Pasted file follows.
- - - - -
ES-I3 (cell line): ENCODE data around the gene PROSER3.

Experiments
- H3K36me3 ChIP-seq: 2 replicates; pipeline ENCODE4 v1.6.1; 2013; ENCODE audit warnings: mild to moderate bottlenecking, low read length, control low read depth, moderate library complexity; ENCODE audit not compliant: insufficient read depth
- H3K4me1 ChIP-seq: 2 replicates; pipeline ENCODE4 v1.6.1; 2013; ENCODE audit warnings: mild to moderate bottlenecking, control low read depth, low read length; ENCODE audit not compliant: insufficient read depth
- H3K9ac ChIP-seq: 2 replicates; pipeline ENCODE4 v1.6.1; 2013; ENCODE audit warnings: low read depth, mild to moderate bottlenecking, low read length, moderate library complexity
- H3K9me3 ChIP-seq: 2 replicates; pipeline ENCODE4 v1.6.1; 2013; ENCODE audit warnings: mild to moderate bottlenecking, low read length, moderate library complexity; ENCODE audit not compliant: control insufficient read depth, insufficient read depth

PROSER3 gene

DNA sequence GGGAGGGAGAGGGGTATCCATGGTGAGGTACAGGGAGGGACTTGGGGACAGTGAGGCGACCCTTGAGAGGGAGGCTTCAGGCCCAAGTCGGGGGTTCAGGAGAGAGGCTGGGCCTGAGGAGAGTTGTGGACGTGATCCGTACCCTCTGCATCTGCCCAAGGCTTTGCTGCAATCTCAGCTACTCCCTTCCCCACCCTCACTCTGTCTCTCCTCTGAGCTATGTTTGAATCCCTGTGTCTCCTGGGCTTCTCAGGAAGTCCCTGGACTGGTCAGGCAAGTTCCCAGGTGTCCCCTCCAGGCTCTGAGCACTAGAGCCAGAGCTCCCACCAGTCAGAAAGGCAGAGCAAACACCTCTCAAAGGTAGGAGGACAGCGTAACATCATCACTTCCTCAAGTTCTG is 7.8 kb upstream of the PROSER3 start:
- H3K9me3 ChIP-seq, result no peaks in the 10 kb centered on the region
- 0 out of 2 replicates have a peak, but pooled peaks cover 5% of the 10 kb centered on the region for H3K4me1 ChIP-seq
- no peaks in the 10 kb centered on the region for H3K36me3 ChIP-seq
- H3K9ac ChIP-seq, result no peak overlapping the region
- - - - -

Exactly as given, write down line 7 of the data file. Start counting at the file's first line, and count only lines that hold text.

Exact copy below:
PROSER3 gene